As a result of these trends, the population of more developed regions, currently at 1.2 billion, is anticipated to change little during the next
50 years. In addition, because fertility levels for most of the developed countries are expected to remain below replacement level during 2000-2050, the populations of 33 countries are projected to be smaller by mid-century than today (e.g., 14 per cent smaller in Japan; 22 per cent smaller in Italy, and between
30 and 50 per cent smaller in the cases of Bulgaria, Estonia, Georgia, Latvia, the Russian Federation and Ukraine).
The population of the less developed regions is projected to rise steadily from 4.9 billion in 2000 to 7.7 billion in 2050 (medium variant). Particularly rapid growth is expected among the least developed countries whose population is projected to rise from 668 million to 1.7 billion despite the fact that their fertility is projected to decline markedly in the future (from 5.1 children per woman today to 2.5 children per woman in 2045-2050). With sustained annual growth rates higher than 2.5 per cent between 2000 and 2050, the populations of Burkina Faso, Mali, Niger, Somalia, Uganda and Yemen are projected to quadruple, passing from 85 million to 369 million in total.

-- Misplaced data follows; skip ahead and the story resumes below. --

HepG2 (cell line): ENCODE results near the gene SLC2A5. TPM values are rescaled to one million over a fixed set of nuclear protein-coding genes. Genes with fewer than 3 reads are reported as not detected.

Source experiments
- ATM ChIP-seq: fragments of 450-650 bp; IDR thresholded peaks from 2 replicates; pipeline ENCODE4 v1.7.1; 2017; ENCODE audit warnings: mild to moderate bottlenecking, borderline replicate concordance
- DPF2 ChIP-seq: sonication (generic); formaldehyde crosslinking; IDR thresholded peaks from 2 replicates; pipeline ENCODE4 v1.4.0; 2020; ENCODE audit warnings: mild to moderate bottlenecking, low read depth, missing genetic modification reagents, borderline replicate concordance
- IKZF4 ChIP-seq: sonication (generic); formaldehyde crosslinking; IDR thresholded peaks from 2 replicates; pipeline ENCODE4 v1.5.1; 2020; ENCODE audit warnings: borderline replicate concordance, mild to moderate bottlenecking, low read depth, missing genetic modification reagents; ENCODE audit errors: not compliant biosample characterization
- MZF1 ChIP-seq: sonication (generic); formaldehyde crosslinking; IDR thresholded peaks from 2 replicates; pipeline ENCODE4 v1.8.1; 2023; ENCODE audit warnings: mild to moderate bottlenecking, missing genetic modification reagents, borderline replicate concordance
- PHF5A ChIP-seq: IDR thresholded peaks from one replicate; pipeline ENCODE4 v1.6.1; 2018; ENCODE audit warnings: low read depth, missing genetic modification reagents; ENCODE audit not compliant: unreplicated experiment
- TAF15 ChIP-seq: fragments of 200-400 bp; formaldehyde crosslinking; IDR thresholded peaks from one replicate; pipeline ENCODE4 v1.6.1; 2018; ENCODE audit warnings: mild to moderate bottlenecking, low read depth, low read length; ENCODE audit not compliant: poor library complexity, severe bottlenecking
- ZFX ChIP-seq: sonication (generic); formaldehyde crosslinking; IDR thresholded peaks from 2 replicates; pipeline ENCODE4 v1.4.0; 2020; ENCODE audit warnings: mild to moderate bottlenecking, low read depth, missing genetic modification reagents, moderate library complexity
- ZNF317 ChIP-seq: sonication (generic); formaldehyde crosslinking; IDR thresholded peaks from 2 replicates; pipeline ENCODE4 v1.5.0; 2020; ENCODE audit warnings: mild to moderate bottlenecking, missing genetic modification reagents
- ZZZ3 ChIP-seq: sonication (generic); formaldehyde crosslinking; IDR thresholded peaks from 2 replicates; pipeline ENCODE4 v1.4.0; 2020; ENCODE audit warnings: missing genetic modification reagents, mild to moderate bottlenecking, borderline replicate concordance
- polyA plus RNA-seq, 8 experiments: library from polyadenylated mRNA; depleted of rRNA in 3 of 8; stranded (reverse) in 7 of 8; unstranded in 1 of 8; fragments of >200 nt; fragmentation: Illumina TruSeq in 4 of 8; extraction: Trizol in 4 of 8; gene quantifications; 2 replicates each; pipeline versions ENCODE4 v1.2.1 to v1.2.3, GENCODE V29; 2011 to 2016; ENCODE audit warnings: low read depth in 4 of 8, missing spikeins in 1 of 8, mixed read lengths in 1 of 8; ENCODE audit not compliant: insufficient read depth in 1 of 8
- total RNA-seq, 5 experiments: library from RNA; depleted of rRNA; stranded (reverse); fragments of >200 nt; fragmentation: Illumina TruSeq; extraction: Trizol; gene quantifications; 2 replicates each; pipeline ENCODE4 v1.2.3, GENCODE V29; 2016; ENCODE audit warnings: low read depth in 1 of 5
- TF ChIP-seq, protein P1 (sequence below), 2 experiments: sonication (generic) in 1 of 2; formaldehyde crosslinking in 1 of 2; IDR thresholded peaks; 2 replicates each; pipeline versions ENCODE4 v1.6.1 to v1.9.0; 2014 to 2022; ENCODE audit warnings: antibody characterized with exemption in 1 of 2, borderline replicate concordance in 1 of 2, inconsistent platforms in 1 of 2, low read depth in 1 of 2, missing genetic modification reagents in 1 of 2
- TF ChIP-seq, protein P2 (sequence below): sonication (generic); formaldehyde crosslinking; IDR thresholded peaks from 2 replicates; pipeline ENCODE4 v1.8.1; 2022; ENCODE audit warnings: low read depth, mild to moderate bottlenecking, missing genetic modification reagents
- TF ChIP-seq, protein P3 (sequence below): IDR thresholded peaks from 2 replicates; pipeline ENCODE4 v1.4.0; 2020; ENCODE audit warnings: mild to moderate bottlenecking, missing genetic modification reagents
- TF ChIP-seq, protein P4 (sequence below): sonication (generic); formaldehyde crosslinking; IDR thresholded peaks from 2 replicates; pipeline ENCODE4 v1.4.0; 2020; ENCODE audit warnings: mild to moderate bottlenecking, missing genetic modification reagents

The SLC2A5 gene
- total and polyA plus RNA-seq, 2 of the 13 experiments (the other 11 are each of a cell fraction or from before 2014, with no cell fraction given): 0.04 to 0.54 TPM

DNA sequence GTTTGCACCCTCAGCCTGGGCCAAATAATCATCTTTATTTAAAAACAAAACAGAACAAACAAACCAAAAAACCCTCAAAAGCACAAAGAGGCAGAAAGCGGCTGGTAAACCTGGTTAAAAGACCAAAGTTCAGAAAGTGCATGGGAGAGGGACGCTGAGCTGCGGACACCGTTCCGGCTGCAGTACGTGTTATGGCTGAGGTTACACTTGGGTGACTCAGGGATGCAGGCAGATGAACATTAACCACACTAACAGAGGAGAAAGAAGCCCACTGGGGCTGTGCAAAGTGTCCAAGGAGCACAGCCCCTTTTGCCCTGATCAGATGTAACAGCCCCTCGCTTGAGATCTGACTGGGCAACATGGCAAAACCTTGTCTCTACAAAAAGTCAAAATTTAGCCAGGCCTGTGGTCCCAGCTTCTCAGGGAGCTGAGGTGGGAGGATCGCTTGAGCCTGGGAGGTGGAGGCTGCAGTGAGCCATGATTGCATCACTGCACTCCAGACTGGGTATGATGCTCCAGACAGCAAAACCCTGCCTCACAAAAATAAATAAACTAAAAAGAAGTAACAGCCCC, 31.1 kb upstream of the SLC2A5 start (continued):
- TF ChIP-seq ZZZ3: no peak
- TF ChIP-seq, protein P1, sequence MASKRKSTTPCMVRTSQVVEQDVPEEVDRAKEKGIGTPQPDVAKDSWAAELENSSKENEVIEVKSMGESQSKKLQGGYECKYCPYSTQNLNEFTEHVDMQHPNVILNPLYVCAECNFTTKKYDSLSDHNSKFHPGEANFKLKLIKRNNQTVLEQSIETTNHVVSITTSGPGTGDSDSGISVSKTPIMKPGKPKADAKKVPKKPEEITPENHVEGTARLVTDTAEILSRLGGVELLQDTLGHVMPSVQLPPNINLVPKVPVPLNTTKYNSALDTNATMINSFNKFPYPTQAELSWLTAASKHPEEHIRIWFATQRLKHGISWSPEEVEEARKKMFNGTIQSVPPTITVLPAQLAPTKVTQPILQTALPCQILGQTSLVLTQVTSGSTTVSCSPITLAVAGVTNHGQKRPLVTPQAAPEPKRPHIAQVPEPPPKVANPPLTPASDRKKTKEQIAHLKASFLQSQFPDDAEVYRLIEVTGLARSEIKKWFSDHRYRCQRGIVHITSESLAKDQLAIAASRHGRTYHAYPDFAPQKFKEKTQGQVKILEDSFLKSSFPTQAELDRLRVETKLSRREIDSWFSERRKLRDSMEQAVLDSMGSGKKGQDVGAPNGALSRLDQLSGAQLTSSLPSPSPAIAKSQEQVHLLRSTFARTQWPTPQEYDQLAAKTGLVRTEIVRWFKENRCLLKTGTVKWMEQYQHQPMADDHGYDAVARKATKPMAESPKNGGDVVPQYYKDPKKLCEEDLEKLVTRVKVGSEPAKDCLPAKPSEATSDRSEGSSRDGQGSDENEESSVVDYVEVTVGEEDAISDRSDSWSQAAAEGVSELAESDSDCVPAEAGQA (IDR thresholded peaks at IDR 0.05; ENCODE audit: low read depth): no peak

Large population increments are expected among the most populous countries even if their fertility levels are projected to be low. Thus, during 2000-2050, eight countries (India, Pakistan, Nigeria, the United States, China, Bangladesh, Ethiopia and the Democratic Republic of Congo, in order of population increment) are expected to account for half of the world’s projected population increase.